Passive House Townhouse
The new design of this historic townhouse began with the old: an 1890’s two-story red-brick townhouse, with simple stone trims and fine narrow mortar joints, a south-facing rear facade and unused Zoning Floor Area. The existing house has an exceptionally straight and sound exterior shell, but its mistreated interior is past repair. And like much of NYC, its historic construction remains the technological peer of horse-drawn carriages and the telegraph.
The project goal is to revitalize the building, put its assets to use, dramatically elevate its performance, and create new value. A full new interior is obliged. The rear facade will be opened wide to winter sun and summer greenery. Exterior shades block summer heat gain but allow light in and view out, even when “down”. A new third floor and deeper cellar make a modest-sized house significantly larger. A rooftop clerestory window will bring sunlight from the roof to the front door. The owners recognize that an investment of this magnitude is a one-time opportunity to change the energy footprint of the building. Compelled by the economics and performance of Passive House they purchased the property with this construction methodology specifically in mind. Passive House certification under the EnerPHit standard is expected as the project goal.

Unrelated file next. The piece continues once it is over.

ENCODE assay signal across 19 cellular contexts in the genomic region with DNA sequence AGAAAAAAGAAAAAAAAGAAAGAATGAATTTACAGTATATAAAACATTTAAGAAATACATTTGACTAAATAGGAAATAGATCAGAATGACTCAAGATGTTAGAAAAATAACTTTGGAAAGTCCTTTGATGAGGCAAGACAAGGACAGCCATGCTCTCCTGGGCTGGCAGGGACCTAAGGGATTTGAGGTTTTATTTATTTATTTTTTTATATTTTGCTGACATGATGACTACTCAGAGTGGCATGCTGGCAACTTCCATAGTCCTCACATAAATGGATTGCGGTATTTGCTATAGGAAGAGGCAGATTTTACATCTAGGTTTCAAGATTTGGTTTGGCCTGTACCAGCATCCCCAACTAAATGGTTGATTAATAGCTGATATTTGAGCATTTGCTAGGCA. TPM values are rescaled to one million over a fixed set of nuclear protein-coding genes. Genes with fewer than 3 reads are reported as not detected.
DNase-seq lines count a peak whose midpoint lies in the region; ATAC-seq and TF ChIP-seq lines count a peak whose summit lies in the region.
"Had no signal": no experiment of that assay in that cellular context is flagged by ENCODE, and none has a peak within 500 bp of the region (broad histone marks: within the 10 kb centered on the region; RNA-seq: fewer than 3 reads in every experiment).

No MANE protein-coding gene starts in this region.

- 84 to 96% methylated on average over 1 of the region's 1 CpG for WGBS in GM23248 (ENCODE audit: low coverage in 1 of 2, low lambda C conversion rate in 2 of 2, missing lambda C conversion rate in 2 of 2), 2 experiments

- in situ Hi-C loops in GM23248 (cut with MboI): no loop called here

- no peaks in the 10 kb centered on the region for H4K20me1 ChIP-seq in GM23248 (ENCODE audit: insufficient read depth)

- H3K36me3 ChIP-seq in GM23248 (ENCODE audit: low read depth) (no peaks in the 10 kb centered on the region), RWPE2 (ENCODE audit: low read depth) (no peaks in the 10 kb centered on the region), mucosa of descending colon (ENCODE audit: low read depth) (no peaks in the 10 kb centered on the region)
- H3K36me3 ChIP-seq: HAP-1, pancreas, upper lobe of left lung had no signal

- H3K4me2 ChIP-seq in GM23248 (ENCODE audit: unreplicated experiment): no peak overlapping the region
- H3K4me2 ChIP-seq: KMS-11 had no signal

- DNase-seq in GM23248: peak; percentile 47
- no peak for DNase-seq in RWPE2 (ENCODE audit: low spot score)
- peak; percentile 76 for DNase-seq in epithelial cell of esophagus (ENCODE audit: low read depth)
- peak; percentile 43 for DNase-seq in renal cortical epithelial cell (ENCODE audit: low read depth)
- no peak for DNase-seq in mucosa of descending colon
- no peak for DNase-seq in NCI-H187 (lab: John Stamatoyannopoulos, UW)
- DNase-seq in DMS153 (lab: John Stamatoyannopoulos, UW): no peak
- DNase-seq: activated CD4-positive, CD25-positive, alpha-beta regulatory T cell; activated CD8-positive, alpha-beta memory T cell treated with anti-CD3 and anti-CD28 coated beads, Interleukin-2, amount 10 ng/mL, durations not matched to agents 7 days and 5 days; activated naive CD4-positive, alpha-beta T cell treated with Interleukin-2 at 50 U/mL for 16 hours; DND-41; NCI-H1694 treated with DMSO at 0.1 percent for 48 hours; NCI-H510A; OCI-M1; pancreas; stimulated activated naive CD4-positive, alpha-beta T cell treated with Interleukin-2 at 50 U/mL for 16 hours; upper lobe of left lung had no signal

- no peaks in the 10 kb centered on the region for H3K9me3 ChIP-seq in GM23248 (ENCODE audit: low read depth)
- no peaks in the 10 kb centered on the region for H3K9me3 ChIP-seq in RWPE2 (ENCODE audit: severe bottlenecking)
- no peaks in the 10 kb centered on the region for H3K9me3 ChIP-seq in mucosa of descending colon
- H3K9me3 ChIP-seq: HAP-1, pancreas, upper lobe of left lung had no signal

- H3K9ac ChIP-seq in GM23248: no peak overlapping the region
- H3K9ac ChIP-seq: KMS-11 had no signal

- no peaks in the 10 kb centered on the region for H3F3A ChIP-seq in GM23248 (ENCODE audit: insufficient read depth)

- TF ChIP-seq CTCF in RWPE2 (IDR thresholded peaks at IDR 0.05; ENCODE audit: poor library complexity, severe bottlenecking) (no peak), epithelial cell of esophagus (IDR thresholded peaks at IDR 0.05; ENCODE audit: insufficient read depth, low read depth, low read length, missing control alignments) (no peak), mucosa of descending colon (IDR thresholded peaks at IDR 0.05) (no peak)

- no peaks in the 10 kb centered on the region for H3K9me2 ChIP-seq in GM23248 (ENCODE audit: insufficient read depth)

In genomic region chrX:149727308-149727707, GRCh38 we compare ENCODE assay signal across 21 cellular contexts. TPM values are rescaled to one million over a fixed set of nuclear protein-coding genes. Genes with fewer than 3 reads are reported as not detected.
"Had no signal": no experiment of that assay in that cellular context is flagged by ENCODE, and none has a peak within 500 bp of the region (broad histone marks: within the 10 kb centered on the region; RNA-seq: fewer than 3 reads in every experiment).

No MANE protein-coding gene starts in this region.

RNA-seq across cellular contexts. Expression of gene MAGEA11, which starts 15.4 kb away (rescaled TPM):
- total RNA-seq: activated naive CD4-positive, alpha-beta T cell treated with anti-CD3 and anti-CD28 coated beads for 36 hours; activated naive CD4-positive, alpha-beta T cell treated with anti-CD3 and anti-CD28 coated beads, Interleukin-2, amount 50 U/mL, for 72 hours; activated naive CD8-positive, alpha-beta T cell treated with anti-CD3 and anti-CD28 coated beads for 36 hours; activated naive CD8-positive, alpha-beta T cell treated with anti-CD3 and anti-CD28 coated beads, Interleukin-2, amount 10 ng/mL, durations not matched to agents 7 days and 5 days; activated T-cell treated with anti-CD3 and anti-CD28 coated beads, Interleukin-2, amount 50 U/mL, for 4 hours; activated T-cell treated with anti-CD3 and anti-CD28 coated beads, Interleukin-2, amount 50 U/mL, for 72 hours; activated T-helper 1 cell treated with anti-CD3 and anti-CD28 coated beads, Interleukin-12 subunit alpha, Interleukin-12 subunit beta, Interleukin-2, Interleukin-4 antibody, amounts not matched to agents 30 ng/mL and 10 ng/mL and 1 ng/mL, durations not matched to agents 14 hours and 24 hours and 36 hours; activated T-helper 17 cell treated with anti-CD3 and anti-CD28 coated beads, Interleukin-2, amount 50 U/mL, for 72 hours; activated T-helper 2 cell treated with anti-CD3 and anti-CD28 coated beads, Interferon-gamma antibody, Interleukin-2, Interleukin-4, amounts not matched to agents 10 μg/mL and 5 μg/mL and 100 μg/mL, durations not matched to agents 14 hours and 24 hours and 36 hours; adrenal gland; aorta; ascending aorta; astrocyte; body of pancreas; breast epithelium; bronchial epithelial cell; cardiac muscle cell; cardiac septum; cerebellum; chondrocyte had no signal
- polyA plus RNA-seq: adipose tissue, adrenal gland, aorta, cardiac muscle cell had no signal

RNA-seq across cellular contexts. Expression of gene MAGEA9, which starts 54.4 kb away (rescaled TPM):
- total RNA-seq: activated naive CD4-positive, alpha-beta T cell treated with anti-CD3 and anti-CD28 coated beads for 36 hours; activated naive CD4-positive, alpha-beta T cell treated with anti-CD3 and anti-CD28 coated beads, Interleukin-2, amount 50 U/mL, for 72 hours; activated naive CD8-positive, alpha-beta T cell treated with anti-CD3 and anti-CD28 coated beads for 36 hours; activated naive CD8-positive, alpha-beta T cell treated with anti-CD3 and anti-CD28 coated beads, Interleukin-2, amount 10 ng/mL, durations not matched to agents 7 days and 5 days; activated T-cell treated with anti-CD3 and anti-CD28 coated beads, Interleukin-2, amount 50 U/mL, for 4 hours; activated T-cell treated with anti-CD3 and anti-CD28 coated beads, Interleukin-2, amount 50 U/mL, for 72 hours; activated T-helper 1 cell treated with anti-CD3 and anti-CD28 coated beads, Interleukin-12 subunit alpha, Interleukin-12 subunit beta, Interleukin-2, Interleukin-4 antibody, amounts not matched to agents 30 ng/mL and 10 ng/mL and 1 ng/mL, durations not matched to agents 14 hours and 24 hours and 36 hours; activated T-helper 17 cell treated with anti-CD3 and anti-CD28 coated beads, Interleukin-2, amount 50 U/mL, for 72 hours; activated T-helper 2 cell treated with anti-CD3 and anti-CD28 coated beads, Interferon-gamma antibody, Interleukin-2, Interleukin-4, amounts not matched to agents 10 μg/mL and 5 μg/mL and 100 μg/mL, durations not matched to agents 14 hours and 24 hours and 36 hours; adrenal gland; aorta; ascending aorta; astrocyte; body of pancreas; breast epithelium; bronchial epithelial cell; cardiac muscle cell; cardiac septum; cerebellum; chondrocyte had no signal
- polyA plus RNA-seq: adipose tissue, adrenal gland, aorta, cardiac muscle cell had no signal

As a Passive House renovation of a historic Brooklyn townhouse, the project faces typical challenges at which the local community has become expert in solving. New work can’t be added over the outside of exterior load-bearing structural walls because they are party walls or were built with zero clearance to lot lines. This necessitates work be applied from the interior: a condition familiar to New Yorkers but contrary to ideal for Passive Houses. The emblematic problem is that every single joist in the house penetrates the air barrier at each end. The contractor must know or learn how to make good seals at this spot. But a number of other conditions also arise: water vapor drive in potentially permeable exterior load-bearing masonry walls is managed carefully with redundant system design, rigorous detailing of assemblies, and through specification of materials. Steps in thickness of exterior walls and the mating of new structure to existing demand unusual consideration for thermal bridging and adjustment of convention.
More to come.